Celebrities are constantly in the public eye, often shying away from cameras and other times lovingly embracing them. Many public figures often complain about a lack of privacy, however, isn’t this a part of what they signed up for?
The legal question we will analyze is:
Can public figures ever properly and legally protect their identities, images, likeness, brands, and names?
In the past few months, we have seen celebrities and social media stars powerfully strike back. Ariana Grande is suing Forever 21 for using her name, image, and likeness to promote their brand. Prince’s estate is exposing the Trump administration for failing to keep their promise to refrain from using his music at rallies. Tik Tok stars are lashing out at the social video platform for using their videos in the company’s advertisements without compensation or their authorization.
In general, the unauthorized use of a person’s name, portrait, picture, and/or voice, within the State of New York, for advertising or trade purposes, without the person’s authorization is a violation of the right of publicity, protected under NY Civil Rights Law §50 and §51. However, legal recourse regarding the right of publicity can tend to get murky.
Let’s take a look at how the court has ruled in the past…
In Rosemont Enterprises, Inc. v. Random House, Inc. and John Keats, the Plaintiff asserted claims of violation of the right of privacy and the right of publicity of Howard Hughes by a publisher, who published a biography without Hughes’s authorization.
The Court determined that these actions are protected by the Constitution, and they do not fall under the right of publicity or right of privacy. Indicatively, the Court held that “The Biography of Howard Hughes, published by defendants herein, irrespective of its literary merit or style, falls within those ‘reports of newsworthy people or events’ which are constitutionally protected and which are outside the proscription of the New York ‘Right of Privacy’ statute. The allegation that the book was published for ‘purposes of trade’ and profit does not alter its protected status.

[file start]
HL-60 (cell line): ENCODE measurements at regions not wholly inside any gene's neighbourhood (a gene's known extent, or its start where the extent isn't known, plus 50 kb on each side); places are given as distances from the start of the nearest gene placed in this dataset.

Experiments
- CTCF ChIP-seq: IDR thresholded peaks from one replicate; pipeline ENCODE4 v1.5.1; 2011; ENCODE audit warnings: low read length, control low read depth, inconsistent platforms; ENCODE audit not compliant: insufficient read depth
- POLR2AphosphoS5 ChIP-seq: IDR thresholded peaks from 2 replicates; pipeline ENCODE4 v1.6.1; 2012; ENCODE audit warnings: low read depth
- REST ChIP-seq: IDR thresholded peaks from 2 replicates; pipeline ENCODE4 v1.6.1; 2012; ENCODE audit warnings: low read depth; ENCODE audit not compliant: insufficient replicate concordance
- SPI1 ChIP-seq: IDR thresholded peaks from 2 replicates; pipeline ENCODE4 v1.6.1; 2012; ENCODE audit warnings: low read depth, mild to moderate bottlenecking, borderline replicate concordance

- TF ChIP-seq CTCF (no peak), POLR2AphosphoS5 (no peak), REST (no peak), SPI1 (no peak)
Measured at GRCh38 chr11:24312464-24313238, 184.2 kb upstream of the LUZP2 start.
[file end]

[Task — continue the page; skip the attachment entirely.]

The publication of a newspaper, magazine, or book which imparts truthful news or other factual information to the public does not fall within ‘the purposes of trade’ contemplated by the New York statute, even though such publication is published and sold for a profit.
Courts long ago recognized that a celebrity’s right of publicity does not preclude others from incorporating a person’s name, features, or biography in a literary work, motion picture, news or entertainment story. Only the use of an individual’s identity in advertising infringes on the persona.
Because Hughes was a public figure, it was found that there was a public interest in obtaining information about him. The newsworthiness exception or defense has been interpreted to cover not only events that are newsworthy, but also information of people for whom there is a public interest, such as politicians and celebrities.
In these cases, even though the use of the person’s name definitely confers an economic advantage to the user (e.g. newspaper or book publisher), the use is not considered to be “use for advertising or trade purposes”, and is not caught by New York’s right of publicity.